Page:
Status of OpenSSL 1.1 support - Thoughts

jpbion at jpbion at
Wed Oct 18 23:53:21 AEDT 2017

As far as I can see, here is a summary of the situation, and there's a 
point to this, but I only make it in step (4), needing the first three 
steps to set up a background to keep my own thoughts clear:

1) Fedora (via Jakub) shows it's possible to patch OpenSSH.

2) OpenVPN (via gert) shows it's possible to build a 'shim' of sorts 
that allows code to work with libreSSL and OpenSSL 1.1.0.

3) Using that phrase 'as far as I can see' again, it appears that 
OpenSSH doesn't really care that (1) and (2) are shown as possible. The 
changes required to implement these solutions, in the best view, can be 
seen as violating the 'simple/secure' precepts of OpenBSD - so they 
simply are not desired, independent of feasibility.

4) As a first result, with no judgement on anyone, just looking at the 
data - the root cause of this issue seems to be the split of LibreSSL 
from OpenSSL a while back and we are just dealing with the 
in-hindsight-obvious consequences of that split. With something as 
fundamental as the SSL/TLS stack forking between OpenBSD(LibreSSL 
dominant) and Linux(OpenSSL dominant), it is inevitable that 
applications written on  one or the other will find it harder and harder 
over time to be compatible and usable in both OpenSSL and LibreSSL 
worlds. You think it's hard to build a compatibility layer NOW? What 
happens when OpenSSL 1.2 comes around, then LibreSSL version-next, 
etc... 2-3 years down the road, getting further and further apart, with 
not just accessor functions changing, but with semantics and 'overall 
interface design and philosophy' changing over time. In other words, I 
don't believe ANY package can, over a period of time, realistically 
support both OpenSSL and LibreSSL, given the fact neither seems to have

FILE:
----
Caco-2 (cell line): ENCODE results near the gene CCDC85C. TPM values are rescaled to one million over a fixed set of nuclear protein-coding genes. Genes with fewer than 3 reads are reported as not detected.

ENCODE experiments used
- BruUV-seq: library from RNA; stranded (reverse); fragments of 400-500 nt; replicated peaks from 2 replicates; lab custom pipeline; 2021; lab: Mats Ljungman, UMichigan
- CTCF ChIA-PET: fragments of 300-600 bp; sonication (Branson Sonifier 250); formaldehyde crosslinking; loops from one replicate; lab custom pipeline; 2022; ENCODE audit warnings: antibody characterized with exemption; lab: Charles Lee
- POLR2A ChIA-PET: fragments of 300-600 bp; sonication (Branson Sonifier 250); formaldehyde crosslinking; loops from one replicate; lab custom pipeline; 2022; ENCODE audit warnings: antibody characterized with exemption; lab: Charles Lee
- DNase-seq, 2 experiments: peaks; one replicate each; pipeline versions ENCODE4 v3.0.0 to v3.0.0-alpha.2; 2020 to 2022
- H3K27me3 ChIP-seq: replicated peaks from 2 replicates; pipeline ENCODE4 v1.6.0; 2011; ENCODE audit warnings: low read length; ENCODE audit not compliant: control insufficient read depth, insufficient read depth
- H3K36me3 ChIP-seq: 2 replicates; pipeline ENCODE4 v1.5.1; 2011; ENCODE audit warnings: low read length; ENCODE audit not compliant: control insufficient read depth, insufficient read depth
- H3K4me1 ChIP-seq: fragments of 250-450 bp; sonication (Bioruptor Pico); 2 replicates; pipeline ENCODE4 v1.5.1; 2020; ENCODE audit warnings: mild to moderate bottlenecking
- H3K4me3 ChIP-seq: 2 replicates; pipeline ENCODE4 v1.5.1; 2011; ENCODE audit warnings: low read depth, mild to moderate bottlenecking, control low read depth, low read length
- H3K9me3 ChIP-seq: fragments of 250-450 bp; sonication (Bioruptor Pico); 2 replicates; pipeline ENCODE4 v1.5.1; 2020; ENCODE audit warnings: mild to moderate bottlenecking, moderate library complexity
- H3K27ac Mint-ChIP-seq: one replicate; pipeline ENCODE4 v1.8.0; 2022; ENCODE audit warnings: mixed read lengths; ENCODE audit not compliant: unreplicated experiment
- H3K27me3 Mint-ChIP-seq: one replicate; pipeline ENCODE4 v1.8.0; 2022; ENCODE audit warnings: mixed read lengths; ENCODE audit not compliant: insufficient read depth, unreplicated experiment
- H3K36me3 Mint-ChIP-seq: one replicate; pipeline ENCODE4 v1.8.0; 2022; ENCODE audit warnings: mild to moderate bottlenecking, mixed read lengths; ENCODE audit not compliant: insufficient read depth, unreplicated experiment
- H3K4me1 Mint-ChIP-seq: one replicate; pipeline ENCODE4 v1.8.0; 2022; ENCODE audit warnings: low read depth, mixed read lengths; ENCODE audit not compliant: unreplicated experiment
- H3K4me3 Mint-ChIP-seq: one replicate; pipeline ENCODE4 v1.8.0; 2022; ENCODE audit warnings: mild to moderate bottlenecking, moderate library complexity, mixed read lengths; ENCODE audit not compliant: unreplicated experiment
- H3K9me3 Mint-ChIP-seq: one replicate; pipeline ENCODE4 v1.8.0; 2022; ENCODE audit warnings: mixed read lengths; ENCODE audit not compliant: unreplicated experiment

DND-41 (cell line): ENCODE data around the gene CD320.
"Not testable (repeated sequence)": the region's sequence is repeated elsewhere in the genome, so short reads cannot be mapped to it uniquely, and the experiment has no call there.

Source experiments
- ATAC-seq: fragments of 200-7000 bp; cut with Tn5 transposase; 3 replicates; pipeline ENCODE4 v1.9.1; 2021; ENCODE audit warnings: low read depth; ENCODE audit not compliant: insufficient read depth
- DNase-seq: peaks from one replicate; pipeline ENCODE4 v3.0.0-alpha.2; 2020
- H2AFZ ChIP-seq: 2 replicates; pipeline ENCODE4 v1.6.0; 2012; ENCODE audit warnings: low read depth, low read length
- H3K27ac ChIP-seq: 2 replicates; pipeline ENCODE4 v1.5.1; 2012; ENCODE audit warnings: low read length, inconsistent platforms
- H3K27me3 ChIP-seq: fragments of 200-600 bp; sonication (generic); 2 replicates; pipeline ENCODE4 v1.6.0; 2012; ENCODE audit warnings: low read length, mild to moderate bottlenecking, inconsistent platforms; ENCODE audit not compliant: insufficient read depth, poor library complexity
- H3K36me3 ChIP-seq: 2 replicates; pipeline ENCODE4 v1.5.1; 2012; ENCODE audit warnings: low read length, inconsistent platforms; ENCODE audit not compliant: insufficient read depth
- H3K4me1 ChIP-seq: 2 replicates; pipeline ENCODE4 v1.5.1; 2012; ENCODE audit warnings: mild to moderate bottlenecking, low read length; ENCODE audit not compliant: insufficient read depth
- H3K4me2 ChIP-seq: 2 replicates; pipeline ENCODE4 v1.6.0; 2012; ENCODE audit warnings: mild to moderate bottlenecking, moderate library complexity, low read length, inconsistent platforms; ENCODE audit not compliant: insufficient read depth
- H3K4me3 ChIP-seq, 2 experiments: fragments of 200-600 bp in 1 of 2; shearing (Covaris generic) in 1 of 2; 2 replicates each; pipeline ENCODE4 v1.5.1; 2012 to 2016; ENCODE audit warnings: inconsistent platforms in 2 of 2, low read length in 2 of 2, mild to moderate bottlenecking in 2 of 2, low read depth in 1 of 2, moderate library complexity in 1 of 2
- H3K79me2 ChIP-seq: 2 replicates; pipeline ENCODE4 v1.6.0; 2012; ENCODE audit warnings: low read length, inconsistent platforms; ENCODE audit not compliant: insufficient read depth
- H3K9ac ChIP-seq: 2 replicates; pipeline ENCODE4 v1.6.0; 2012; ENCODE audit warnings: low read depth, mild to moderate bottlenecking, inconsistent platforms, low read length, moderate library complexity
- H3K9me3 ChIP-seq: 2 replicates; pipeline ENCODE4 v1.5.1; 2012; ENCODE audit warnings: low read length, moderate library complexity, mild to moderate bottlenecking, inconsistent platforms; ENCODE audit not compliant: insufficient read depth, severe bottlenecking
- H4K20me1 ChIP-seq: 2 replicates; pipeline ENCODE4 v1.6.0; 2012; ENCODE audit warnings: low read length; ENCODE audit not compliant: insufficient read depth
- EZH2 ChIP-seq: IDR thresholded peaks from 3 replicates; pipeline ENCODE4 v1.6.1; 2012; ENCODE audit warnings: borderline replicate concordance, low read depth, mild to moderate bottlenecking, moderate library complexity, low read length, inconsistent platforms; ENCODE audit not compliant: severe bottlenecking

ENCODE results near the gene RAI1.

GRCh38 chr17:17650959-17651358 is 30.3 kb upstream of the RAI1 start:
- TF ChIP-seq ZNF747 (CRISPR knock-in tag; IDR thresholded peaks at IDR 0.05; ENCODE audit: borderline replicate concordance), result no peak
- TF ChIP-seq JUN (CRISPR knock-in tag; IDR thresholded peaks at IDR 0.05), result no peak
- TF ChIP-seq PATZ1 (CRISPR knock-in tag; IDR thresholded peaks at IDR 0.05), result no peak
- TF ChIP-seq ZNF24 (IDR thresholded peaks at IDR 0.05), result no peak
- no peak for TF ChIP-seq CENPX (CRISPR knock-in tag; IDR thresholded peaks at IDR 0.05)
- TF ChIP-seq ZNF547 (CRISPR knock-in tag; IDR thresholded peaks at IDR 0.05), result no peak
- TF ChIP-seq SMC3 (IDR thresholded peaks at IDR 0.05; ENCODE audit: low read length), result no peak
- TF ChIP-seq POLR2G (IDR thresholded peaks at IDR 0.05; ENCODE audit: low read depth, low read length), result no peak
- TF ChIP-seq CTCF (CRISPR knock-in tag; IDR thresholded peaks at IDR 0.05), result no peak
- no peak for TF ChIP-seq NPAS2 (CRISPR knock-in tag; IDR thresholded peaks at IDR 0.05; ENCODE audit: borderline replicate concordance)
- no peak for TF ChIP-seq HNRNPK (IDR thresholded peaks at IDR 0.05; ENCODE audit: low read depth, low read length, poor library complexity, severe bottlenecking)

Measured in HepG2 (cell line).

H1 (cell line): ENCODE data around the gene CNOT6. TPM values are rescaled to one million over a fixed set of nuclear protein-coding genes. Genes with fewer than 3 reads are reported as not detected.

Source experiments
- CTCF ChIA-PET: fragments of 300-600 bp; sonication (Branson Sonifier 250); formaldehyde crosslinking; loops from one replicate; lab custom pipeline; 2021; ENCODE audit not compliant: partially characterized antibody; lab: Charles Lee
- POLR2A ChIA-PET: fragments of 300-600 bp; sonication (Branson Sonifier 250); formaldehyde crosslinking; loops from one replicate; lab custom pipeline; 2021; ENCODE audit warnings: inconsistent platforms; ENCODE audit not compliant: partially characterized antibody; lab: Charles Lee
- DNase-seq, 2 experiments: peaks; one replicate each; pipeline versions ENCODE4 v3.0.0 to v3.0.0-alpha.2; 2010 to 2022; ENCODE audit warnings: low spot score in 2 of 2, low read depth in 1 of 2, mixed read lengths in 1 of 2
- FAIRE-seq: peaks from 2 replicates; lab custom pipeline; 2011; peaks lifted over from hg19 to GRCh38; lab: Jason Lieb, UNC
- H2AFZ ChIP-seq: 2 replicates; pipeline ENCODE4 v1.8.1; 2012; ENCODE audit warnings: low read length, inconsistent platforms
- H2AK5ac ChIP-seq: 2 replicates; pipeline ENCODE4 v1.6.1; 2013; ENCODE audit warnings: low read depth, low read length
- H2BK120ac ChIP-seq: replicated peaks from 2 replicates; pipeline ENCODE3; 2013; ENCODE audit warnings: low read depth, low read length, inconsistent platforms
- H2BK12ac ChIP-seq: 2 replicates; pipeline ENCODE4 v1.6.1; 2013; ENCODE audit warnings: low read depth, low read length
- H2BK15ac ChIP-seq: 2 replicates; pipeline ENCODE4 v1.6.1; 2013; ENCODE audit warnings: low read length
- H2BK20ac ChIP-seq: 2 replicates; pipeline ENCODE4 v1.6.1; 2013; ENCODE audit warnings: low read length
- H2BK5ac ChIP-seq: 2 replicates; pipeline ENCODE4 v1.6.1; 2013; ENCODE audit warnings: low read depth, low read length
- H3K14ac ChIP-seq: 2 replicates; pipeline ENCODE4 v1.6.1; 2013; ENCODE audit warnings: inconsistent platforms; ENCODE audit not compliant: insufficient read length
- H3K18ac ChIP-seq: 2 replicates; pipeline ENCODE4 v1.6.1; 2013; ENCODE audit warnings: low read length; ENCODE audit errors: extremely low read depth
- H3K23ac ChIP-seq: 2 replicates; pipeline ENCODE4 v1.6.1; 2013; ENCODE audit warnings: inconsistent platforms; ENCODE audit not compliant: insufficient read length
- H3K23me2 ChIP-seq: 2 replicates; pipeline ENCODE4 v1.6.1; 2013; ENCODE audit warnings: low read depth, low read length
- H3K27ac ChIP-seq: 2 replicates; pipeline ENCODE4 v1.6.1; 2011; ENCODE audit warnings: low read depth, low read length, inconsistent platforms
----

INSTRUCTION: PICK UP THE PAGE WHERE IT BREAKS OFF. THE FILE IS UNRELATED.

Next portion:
a desire to maintain compatibility with the other (again, as far as I 
can see). OpenSSH's decision to not really want to support the changes 
OpenSSL made is just the canary in the coal mine here - others will get 
to that point, too. They just got there first.

5) As a final result, it seems to me that the OpenBSD and Linux worlds 
need to decide if they LIKE and TOLERATE the consequences of the 
long-term split between LibreSSL and OpenSSL - in particular, it being 
harder and harder to share packages between the OpenBSD and Linux 
worlds, if those packages need to interface with diverging SSL/TLS 
stacks. If they don't, they need to do something about it. This has to 
be dealt with by the LibreSSL and OpenSSL teams - looking at OpenSSH is 
looking at the wrong place. If those two SSL/TLS teams don't talk, it 
will just get harder for everyone. In the meantime, because I live in 
the Linux world and not the OpenBSD world, for good or ill, I have to 
face the fact that, as of today, my reliance on the OpenSSH package, 
which I love and trust, has an expiration date, and I need to 
investigate alternatives, all of which are less appealing to me by a 
significant margin.

Oh well.

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